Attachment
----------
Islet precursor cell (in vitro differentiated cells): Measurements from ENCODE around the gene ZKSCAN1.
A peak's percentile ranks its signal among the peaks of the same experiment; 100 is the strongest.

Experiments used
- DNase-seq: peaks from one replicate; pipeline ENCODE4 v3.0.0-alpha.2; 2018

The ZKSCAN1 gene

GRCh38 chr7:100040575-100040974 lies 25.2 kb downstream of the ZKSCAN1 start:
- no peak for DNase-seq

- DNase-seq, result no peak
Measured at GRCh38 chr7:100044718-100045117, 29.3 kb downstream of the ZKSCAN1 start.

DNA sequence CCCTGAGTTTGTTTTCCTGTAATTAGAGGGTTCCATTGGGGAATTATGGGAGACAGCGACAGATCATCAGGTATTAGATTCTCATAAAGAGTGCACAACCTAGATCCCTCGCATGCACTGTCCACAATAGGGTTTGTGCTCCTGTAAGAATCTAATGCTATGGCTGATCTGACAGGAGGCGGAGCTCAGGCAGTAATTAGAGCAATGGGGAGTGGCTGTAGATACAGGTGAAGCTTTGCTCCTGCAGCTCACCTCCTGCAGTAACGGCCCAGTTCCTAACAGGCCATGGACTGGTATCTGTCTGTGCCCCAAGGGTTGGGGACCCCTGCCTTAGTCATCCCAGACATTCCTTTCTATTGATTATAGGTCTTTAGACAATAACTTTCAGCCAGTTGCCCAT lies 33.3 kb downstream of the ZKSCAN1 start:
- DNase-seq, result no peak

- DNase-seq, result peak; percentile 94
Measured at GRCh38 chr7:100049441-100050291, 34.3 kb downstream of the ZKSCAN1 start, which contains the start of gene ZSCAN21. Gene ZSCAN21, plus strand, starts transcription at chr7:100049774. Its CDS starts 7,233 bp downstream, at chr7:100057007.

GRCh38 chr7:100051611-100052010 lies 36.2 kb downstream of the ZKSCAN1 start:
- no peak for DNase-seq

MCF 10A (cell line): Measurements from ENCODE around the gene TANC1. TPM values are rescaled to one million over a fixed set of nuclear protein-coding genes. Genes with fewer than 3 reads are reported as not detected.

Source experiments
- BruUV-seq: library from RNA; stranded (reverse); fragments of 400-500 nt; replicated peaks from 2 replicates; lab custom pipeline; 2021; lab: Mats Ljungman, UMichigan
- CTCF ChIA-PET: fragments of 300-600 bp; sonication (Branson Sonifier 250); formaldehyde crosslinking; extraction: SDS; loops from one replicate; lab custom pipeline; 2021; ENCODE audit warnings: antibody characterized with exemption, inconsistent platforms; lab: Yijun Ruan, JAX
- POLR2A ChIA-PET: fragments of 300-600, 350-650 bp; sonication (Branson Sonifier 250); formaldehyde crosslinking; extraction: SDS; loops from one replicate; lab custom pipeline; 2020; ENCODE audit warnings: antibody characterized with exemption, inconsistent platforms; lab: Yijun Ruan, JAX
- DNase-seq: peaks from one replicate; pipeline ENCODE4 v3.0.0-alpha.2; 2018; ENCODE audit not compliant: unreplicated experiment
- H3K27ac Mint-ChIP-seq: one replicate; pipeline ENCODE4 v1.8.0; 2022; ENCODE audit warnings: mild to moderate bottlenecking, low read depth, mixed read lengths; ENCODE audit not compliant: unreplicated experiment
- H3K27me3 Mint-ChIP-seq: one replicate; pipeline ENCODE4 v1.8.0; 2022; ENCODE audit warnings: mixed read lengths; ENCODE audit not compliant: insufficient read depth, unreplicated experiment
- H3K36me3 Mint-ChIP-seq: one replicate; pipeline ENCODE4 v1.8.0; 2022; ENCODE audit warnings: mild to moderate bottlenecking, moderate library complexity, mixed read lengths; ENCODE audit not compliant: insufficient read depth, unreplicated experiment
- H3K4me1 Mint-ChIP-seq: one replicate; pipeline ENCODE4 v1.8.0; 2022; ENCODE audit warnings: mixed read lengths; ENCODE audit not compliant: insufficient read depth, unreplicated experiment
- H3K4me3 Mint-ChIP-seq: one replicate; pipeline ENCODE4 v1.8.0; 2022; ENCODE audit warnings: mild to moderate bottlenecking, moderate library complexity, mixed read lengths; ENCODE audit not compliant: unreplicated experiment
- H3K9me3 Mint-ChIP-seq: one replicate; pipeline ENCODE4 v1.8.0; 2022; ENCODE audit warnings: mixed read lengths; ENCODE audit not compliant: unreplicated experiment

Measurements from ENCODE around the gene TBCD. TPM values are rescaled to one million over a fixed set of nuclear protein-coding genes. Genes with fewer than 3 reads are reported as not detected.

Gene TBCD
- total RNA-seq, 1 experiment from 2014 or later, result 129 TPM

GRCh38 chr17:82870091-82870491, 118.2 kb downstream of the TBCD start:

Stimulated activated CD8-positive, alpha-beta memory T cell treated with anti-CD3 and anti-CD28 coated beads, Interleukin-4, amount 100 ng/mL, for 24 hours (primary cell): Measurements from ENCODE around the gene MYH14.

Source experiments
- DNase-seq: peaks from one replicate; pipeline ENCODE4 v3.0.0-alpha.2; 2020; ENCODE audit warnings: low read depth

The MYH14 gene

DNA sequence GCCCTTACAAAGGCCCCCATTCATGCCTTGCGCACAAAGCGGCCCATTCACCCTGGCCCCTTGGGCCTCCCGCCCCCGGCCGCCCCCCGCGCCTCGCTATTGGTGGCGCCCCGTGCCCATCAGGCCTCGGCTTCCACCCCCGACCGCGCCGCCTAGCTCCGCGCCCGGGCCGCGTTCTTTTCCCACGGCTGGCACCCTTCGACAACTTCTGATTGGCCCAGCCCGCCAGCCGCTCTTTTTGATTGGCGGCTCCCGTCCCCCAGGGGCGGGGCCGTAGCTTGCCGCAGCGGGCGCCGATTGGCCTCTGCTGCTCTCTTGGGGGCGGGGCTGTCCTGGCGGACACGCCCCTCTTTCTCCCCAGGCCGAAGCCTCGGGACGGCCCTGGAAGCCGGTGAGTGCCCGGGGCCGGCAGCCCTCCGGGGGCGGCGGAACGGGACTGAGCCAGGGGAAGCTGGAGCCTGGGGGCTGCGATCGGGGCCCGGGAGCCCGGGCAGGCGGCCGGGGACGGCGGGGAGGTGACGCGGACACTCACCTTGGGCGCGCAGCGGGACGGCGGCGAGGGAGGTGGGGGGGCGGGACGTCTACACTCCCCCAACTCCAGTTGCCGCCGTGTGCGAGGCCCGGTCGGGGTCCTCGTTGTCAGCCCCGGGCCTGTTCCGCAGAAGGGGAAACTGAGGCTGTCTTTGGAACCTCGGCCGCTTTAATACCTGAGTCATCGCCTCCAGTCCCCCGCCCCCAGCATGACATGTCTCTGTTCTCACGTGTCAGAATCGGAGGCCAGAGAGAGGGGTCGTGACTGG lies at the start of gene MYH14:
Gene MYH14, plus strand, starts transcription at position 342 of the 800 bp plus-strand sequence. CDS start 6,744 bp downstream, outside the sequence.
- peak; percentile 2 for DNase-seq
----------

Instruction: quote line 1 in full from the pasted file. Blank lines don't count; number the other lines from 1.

Islet precursor cell (in vitro differentiated cells): Measurements from ENCODE around the gene ZKSCAN1.